Sprint Nextel (NYSE:S) announced a major new partnership with Google (NASDAQ:GOOG) that involves the carrier selling a WiMAX-capable version of the Samsung Nexus S as well as offering the Google Voice calling service at no extra charge. The news is particularly notable in the wake of the proposed merger of AT&T (NYSE:T) and T-Mobile USA, as T-Mobile has previously served as a close Google ally and was the first to launch phones running Google's Android platform.
Sprint's move to support Google Voice is a first in the wireless world and is remarkable because it cedes to Google the call-management functions that were once the sole domain of operators. Through the deal, Google will further strengthen its grip on the customer experience through the combination of its Android smartphone operating system and its Google Voice call management service.
Under the terms of the Google Voice partnership, Sprint said the service will first be available on its new Nexus S 4G smartphone, and will be available "soon" on all its CDMA phones. Sprint subscribers will be able to port their existing number to Google Voice for no charge, and can use Google Voice to direct incoming calls, among other features. To make use of the service, Sprint subscribers must visit Google's set-up page and link their Sprint number to the service.
Interestingly, Sprint will essentially forgo revenues from international calling via the deal: "International calls placed from your handset will be placed and billed through Google Voice at Google Voice's low rates. You will need Google Voice calling credit to place those calls," Sprint explained on its website.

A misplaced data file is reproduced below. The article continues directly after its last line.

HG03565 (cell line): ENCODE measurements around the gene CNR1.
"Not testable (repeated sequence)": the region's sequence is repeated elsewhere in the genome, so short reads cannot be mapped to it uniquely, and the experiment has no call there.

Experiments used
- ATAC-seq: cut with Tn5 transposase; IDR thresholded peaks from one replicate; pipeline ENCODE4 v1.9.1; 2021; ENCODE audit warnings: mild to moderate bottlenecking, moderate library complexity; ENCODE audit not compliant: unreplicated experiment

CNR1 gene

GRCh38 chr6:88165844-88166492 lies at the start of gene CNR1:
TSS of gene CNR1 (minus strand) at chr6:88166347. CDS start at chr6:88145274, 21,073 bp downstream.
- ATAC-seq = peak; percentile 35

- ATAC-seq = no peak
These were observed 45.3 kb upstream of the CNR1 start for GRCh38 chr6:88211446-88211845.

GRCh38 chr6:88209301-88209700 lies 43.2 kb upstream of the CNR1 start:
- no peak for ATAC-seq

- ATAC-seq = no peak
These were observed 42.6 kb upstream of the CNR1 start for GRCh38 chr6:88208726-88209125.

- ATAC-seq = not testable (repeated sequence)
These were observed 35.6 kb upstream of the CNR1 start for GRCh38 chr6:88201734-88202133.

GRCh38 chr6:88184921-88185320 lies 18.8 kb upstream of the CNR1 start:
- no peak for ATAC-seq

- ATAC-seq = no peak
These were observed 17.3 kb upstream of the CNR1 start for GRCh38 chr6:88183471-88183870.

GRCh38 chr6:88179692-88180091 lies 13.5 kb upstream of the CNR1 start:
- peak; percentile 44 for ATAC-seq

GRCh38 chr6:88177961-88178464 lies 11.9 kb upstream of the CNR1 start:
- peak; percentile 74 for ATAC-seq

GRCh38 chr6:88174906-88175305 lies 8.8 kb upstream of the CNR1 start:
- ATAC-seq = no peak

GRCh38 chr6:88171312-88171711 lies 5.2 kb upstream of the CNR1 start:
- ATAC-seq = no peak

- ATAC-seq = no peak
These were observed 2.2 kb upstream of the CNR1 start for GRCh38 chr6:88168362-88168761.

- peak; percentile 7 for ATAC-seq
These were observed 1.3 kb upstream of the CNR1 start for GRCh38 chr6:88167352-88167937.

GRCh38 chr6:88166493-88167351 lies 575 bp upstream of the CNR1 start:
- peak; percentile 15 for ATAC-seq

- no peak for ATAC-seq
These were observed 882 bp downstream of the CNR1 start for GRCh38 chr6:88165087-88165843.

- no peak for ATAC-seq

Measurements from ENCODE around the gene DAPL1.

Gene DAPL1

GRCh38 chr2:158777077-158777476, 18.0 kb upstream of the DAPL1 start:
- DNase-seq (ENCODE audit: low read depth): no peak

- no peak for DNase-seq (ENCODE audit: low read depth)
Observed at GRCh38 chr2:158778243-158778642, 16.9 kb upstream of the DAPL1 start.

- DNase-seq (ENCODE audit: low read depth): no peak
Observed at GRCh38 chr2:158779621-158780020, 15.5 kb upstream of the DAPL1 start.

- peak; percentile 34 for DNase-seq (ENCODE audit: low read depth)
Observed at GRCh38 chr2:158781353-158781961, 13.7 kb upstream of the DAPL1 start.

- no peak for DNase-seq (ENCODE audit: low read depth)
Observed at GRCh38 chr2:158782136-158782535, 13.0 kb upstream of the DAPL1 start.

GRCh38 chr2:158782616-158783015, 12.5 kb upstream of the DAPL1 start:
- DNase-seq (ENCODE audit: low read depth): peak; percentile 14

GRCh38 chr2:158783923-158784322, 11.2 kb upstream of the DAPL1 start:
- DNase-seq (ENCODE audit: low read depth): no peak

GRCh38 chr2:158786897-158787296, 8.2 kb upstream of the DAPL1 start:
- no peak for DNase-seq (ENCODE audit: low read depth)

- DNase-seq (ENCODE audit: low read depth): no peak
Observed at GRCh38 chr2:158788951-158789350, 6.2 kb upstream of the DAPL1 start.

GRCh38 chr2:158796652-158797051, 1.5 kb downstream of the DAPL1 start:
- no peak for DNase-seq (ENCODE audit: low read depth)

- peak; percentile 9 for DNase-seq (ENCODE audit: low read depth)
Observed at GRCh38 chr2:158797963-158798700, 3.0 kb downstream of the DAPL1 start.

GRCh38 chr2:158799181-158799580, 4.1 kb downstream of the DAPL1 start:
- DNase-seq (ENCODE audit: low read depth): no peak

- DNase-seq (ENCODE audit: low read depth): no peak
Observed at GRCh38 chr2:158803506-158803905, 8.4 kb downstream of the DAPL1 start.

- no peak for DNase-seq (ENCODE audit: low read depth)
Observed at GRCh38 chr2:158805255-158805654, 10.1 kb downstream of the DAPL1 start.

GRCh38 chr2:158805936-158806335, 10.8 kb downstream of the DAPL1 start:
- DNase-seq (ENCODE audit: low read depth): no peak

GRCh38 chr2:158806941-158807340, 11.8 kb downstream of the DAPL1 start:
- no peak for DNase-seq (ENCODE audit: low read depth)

The second half of Sprint's teaming with Google involves selling Samsung's Nexus S device, though Sprint's version of the previously announced gadget includes built-in support for Clearwire's (NASDAQ:CLWR) WiMAX network. Sprint will offer the device for $199 with a service contract.
Samsung and Google announced a GSM version of the Nexus S late last year; T-Mobile USA currently offers it for $199 with a service contract. The Nexus S is the follow-up to the Google Nexus phone, released early last year and built by HTC. Google's Nexus line of phones run the stock version of Android--unmodified by carriers or handset makers--and are often the first to receive Android software updates.
While likely unplanned, the timing of the newfound relationship between Sprint and Google is significant in light of yesterday's announcement of a proposed merger between AT&T and T-Mobile. Many have argued Sprint will face increasing challenges if the deal goes through, as it will be left as the only remaining nationwide player behind heavyweights AT&T and Verizon Wireless (NYSE:VZ). Indeed, many yesterday predicted the combination of AT&T and T-Mobile would push Sprint toward a partner like Google.
- see this Google Voice release
- see this Nexus S 4G release
- see this Wired article
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